Is it valid to say to differentiate in combination with whether or can I only differentiate between things?


He was not able to differentiate whether that wine was an expensive or a cheap wine.


The client is not able to differentiate whether a request comes from the server or another client.

  • It doesn't sound wrong to me just slightly odd, have you considered using discern instead? en.wiktionary.org/wiki/discern
    – Robb
    May 25 '11 at 10:18
  • Discern works fine for living things, but to me, discernment seems to require too much judgment to use the word for computers. May 25 '11 at 10:41
  • To me it sounds like you're trying to shoehorn in a more pretentious word when a more common word, 'determine', is perfectly suited to both sentences.
    – Hellion
    May 27 '11 at 3:48

This usage of differentiate is fine and both of your examples are perfectly valid.

There are thousands of published examples to back this up.


It might be acceptable, but it is probably not recommended by style books.

Your first example sounds a bit off to me, while the second one could probably pass (see below). But I recommend using another construction instead, or a different verb.

There are several constructions that are commonly used with differentiate:

  1. differentiate between A and B

    Decimation does not differentiate between good and bad soldiers: every tenth man is executed at random.

  2. differentiate A from B

    Aristotle first differentiated living organisms from dead matter by exact criteria.

  3. differentiate C [C is to consist of A and B]

    We should differentiate the Greek poleis according to type of government: internal politics were vastly different between, say, Sparta and Athens.

  4. differentiate [no object: A and B are implicit]

    The Spartans mostly treated their slaves little better than beasts. The Athenians differentiated: household slaves were often cherished family members, while those working in the mines were subjected to cruel punishment and crippling labour.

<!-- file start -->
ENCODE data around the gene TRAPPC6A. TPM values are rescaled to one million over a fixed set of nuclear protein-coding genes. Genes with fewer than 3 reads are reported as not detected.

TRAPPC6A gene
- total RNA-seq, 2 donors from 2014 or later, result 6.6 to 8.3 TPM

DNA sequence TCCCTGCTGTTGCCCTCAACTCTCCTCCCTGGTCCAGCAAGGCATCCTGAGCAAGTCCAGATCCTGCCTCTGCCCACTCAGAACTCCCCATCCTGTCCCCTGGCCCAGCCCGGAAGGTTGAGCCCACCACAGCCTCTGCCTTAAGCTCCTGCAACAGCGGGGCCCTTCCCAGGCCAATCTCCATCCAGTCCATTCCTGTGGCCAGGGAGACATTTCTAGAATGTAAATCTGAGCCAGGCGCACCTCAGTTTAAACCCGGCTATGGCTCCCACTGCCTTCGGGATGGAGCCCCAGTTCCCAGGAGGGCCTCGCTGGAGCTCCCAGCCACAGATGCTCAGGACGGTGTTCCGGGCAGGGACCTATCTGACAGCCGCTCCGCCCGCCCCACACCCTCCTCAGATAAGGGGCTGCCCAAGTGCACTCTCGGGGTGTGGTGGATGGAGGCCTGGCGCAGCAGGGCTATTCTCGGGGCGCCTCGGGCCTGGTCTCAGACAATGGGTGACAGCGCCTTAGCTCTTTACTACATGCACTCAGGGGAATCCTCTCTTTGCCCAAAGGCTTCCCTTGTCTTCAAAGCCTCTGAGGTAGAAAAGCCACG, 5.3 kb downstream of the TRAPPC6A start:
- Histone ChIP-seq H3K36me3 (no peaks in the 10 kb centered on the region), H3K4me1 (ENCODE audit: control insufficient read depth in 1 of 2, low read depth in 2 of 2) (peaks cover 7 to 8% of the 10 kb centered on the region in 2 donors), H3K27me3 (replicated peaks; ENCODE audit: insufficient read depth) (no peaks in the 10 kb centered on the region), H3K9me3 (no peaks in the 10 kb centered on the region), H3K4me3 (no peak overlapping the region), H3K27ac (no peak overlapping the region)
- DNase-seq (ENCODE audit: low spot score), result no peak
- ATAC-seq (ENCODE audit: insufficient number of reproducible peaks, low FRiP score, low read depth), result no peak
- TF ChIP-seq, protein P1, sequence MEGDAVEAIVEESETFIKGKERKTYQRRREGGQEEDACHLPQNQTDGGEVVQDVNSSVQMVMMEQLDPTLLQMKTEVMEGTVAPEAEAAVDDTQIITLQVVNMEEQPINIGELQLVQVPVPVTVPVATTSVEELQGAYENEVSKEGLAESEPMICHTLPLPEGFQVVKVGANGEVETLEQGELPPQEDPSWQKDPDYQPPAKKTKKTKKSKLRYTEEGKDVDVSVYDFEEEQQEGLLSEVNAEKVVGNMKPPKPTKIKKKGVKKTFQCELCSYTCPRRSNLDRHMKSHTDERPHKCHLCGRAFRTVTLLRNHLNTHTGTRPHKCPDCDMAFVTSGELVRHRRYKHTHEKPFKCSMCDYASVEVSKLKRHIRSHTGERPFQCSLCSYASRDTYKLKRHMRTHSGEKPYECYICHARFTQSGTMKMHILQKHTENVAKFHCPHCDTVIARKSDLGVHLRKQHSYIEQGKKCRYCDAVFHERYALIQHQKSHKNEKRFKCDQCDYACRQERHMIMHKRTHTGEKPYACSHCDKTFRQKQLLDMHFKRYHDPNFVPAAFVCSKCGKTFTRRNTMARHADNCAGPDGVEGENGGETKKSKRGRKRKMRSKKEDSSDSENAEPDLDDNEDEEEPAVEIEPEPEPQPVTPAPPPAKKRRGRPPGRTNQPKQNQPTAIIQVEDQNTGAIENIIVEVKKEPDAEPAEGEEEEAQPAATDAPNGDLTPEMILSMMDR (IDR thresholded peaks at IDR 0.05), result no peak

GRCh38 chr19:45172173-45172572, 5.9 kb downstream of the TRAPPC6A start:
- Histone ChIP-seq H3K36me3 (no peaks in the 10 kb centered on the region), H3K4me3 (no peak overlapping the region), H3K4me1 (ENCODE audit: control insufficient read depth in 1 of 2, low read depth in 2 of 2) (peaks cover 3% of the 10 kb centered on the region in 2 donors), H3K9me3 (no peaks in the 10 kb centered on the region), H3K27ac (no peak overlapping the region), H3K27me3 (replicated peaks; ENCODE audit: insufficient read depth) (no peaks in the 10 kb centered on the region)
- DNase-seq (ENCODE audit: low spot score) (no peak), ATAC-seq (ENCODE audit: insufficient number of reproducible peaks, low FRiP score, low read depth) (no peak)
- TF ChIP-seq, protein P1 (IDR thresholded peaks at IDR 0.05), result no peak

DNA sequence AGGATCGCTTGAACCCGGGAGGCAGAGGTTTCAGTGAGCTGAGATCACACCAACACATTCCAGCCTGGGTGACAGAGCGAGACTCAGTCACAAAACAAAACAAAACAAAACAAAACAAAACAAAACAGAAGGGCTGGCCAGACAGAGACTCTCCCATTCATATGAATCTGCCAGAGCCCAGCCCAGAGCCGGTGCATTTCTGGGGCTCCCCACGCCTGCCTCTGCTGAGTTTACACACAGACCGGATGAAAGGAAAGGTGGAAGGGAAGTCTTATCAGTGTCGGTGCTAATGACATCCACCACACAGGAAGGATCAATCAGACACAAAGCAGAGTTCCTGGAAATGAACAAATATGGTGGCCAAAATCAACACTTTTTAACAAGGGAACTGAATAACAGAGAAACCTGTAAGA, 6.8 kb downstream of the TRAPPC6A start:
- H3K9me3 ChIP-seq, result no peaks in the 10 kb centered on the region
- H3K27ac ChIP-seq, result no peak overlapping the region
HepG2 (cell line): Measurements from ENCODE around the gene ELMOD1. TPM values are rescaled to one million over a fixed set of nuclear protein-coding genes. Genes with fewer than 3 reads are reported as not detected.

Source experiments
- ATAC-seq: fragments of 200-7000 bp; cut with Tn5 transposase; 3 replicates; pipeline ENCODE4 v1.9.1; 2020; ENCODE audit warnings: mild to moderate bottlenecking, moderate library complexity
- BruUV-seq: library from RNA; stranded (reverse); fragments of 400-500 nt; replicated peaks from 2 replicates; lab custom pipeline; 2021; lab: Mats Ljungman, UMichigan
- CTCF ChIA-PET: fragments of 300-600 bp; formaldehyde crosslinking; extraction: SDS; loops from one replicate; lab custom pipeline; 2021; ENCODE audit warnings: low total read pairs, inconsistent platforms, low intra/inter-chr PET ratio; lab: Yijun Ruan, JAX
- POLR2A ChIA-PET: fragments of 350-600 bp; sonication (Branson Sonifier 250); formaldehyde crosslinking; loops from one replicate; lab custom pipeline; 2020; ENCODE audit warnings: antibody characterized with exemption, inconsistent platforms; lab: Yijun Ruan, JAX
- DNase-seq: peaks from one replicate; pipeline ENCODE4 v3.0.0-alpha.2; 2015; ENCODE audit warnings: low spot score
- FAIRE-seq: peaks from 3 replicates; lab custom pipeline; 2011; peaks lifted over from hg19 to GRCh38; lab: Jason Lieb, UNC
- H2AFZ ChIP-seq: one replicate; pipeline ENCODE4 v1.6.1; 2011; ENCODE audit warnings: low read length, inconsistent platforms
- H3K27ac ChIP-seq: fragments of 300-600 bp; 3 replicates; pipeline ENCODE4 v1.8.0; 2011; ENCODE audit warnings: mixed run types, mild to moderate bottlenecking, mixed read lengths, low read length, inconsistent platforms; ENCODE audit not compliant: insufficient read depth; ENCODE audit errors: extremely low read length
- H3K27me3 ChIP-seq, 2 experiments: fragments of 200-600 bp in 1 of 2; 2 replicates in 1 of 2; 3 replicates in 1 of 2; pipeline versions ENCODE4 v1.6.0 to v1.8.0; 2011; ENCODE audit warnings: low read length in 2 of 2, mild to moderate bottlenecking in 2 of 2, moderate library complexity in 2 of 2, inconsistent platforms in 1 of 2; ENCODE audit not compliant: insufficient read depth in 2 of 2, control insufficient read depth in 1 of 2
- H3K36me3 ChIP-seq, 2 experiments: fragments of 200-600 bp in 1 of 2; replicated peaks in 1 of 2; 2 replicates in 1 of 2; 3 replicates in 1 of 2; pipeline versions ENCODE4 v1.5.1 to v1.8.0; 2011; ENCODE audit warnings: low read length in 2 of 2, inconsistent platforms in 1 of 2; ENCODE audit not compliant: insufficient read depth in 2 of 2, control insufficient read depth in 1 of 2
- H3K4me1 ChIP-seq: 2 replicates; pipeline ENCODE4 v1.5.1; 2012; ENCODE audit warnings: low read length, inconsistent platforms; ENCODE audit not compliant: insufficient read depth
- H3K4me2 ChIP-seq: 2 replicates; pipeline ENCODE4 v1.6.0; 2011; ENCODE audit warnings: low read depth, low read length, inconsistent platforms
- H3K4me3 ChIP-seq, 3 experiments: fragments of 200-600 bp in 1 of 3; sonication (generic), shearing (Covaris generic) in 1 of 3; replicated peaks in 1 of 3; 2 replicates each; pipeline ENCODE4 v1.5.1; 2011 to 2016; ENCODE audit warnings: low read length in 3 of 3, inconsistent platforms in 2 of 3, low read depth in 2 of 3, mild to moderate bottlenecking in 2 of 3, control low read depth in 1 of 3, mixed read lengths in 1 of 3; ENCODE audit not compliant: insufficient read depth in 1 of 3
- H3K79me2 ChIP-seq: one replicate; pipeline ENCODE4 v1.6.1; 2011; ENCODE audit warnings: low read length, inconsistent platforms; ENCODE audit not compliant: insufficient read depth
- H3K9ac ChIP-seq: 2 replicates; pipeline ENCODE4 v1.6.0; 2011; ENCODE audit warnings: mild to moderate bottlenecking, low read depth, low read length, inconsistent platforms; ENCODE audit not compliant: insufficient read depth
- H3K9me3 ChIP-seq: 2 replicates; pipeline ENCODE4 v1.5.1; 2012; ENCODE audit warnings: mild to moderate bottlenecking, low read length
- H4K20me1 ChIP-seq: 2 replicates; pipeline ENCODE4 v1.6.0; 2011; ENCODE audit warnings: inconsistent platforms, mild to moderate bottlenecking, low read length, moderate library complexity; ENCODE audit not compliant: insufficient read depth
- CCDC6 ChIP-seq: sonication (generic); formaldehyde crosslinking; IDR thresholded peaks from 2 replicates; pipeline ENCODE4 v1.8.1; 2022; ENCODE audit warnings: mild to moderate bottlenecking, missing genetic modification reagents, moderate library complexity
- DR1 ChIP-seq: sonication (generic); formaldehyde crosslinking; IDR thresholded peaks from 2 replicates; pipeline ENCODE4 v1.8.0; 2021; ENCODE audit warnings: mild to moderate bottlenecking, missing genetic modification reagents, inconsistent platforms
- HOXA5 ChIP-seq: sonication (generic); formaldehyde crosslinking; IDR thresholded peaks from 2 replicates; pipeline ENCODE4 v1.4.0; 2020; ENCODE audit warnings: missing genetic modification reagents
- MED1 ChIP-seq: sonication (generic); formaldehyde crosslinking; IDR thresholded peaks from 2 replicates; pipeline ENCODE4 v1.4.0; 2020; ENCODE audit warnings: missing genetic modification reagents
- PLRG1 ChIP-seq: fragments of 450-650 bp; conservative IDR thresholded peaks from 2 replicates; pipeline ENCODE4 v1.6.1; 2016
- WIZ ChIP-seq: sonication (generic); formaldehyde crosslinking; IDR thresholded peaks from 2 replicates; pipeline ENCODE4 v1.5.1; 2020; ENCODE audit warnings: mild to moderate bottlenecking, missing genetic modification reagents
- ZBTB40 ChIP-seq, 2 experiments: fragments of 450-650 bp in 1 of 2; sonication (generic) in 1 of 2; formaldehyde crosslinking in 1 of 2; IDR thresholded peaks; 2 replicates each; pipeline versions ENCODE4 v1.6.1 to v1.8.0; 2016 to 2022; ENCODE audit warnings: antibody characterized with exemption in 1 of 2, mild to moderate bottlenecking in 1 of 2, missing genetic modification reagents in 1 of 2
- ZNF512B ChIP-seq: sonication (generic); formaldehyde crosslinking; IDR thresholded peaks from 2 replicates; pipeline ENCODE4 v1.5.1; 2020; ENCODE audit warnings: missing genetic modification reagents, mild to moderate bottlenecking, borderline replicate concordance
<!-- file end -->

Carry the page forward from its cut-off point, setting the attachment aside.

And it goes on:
The common element in these constructions is that there is a group of things that is to be split up in categories. I don't think you could differentiate things unless you had more than one thing and more than one category. The word and its constructions are quite similar to distinguish.

Compare this to your first example:

? He was not able to differentiate whether that wine was an expensive or a cheap wine.

There is only one wine in your example: that wine. It sounds a bit awkward to me: a verb like determine or tell would fit better. If you wanted to keep differentiate whether, you could adjust it like this:

He was unable to differentiate whether a wine was cheap or expensive. [I've also changed a few other things]

Now the faux connoisseur could be thought of as judging several wines; the sentence looks acceptable. But it is generally not recommended to use an uncommon word, in an unconventional construction, where a simpler word will do. Moreover, it is used to mean make out, determine, discern here, which it ordinarily does not mean: it involves creating different categories rather than observing existing ones, unlike distinguish, which is somewhere in between. The sentence would sound better either with a different construction or with a different verb:

He was unable to differentiate between cheap and expensive wines.

He was unable to determine whether that/a wine was cheap or expensive.

He couldn't tell whether that/a wine was cheap or expensive.

Compare this to your second example:

The client is not able to differentiate whether a request comes from the server or another client.

Here there are clearly several requests, which the client is to put into several categories; the sentence looks acceptable. In addition, there is no simple way to get rid of whether without dumping differentiate or increasing the length of the sentence. However, you could easily substitute a simpler verb, which would sound better:

The client is unable to determine whether requests are coming from the server or from another client. [I've also changed a few other things]


What Cerberus said, with one addition. Use "between" when you have two items, but use "among" when you have three or more.

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